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SDG 14: Life Below Water

This article looks at SDG 14 and what we can do to help. By Eleanor Jew
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© University of York

The livelihoods of over 3 billion people are sustained by marine and coastal biodiversity, and fisheries employ over 200 million people. Deterioration of the condition of the oceans and coastal areas is not only bad for the environment, but it will also affect the development of people who depend upon them.

SDG 14 aims to conserve and sustainably use the oceans, seas and marine resources for sustainable development. There are 10 targets to meet this goal, and they can be found in the link under Further Resources. These targets include conserving coastal and marine areas, making fishing sustainable, and reducing marine pollution.

In 2015 only 4% of the world’s oceans were protected. Target 14.5 is to increase this to 10% by 2020 – it currently stands at 7.44%. The majority of protected areas are in national waters, where it is easy for national governments to monitor them. The high seas cover 61% of the ocean, but only 1.18% are protected. This is because no one nation has sole responsibility for the management of this area.

What are national waters? National waters are the coastal area extending 200 nautical miles from the land of a coastal country. That country has jurisdiction over this area, the resources within it and those under the seabed.
What are the high seas? These are all the parts of the sea that are not included in national waters. They do not belong to any one country or state, and are therefore hard to regulate.

In Week 2 you learnt about Marine Protected Areas, and how they are designed to protect the oceans. But how do they affect fishers’ livelihoods? The majority of human activities are not allowed in these areas, so it is tempting to think that this would be disruptive to fishers. However, one hectare of protected ocean can produce at least five times the amount as an unprotected area, meaning that it is possible that these fish will ‘spillover’ into unprotected areas, resulting in increased numbers of fish outside the zone. But this on its own may not be enough to compensate for a loss of fishing grounds. Fish are able to grow to bigger sizes in protected areas, and larger fish produce more offspring, which can also enhance areas outside of the no-take zone.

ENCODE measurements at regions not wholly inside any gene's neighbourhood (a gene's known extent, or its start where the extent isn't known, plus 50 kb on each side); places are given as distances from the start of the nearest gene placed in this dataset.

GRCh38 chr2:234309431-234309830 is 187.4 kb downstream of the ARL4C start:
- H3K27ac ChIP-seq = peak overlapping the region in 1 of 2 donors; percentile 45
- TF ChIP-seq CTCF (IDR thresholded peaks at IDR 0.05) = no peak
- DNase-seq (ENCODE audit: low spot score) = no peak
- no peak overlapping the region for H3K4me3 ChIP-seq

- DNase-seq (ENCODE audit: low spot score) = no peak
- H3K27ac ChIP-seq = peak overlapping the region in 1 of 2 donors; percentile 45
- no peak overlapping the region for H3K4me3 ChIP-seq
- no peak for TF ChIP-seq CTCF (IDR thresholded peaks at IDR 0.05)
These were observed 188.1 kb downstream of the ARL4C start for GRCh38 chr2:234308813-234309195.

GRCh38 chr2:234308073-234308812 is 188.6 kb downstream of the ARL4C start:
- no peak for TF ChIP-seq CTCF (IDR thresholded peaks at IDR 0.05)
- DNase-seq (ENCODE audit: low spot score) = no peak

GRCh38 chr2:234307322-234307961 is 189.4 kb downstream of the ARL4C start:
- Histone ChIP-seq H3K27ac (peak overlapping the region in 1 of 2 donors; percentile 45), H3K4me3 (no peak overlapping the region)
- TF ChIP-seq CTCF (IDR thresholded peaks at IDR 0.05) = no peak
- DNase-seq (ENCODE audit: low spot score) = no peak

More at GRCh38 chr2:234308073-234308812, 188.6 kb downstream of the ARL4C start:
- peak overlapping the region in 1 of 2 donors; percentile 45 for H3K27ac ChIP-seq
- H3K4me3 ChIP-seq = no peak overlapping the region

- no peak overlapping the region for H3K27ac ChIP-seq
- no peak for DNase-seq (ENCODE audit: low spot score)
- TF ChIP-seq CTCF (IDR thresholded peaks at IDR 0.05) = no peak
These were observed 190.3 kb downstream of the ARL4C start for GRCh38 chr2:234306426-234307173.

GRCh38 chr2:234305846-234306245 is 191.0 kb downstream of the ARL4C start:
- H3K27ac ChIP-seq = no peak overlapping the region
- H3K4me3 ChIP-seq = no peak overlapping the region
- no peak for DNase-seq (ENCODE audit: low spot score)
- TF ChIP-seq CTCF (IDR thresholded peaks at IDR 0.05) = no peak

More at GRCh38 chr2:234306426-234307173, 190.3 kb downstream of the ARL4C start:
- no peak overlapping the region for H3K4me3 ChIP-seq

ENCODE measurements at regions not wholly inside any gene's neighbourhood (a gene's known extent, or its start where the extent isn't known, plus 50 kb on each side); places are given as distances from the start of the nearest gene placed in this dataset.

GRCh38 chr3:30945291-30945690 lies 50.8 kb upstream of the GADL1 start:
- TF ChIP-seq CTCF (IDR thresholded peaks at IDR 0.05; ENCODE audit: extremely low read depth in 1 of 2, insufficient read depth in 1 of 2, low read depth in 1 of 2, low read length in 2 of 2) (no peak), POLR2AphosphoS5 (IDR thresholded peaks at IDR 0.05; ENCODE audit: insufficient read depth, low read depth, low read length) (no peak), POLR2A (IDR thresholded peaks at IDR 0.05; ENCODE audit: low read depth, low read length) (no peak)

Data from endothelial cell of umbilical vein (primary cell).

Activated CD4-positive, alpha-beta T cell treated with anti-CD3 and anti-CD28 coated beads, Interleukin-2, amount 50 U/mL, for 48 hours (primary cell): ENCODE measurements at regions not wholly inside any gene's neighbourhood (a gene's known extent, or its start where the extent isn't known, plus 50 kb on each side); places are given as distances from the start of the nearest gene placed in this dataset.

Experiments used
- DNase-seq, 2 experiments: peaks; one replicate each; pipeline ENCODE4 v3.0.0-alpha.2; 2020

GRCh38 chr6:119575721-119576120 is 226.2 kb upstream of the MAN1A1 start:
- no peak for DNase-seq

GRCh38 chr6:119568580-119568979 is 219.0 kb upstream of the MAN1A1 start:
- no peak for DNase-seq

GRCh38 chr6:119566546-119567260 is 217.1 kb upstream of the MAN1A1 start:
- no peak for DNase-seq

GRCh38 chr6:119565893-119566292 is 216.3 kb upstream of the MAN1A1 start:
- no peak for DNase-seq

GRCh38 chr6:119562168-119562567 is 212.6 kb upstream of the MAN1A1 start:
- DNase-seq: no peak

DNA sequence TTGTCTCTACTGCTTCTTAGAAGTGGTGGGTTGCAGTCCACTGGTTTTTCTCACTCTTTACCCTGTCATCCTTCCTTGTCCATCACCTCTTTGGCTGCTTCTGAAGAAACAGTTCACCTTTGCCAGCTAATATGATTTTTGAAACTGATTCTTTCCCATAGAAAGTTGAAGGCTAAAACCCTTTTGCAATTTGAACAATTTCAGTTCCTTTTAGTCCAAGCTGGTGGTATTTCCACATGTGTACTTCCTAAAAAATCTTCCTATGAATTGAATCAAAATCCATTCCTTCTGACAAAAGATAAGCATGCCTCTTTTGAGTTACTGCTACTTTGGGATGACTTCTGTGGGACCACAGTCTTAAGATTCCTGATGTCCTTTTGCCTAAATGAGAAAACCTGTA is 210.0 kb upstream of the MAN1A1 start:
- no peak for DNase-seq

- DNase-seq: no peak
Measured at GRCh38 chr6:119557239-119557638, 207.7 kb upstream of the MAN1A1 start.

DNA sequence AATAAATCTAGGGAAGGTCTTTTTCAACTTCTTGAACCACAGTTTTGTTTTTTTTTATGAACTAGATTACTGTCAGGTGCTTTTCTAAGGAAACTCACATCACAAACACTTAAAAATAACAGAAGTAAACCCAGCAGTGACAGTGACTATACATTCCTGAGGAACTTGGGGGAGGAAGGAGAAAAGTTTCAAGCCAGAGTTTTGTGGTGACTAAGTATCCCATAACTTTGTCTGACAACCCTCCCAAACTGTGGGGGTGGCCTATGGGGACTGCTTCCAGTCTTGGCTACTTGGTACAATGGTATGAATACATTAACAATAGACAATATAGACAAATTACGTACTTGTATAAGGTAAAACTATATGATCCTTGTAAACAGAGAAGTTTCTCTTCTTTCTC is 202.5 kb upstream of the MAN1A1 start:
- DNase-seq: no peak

It is critical that local fishers support MPAs, as enforcement of protected areas at sea is very difficult to manage, and therefore relies on self-regulation. There are 225 Marine Protected Areas in Indonesia, covering about 200,000 square kilometres, and their success is dependent upon the fishers who use the surrounding area. The development of MPAs should include the participation of local fishers, utilising their valuable knowledge and experience to ensure MPAs are developed effectively.

How can we help to achieve SDG 14?

There is a lot that we can do as individuals to help the marine environment. The outbreak of Covid-19 led to a rapid reversal in the gains that we had made to reduce single-use plastics. We can still make an effort at home to swap out plastics for sustainable alternatives, as well as pushing for our ‘new normal’ to be one that is single-use plastic free. Every little helps – refilling bottles where possible with whatever they were containing – water, shampoo, washing liquid etc. Can you take Tupperware to shops for them to fill rather than using new plastic bags?

Making active decisions about what we purchase is also really important. Sunscreen is vital, but so is checking the bottle to make sure that it is safe to use in water for marine life as well as for you. Clothes are quite necessary too! But can you buy fewer, better clothes? Ones that last longer and don’t contain plastics like polyester, nylon and acrylic?

Further resources

Find out more about Goal 14 here.

An interesting article from The Conversation on no-take zones is worth a look.

© University of York
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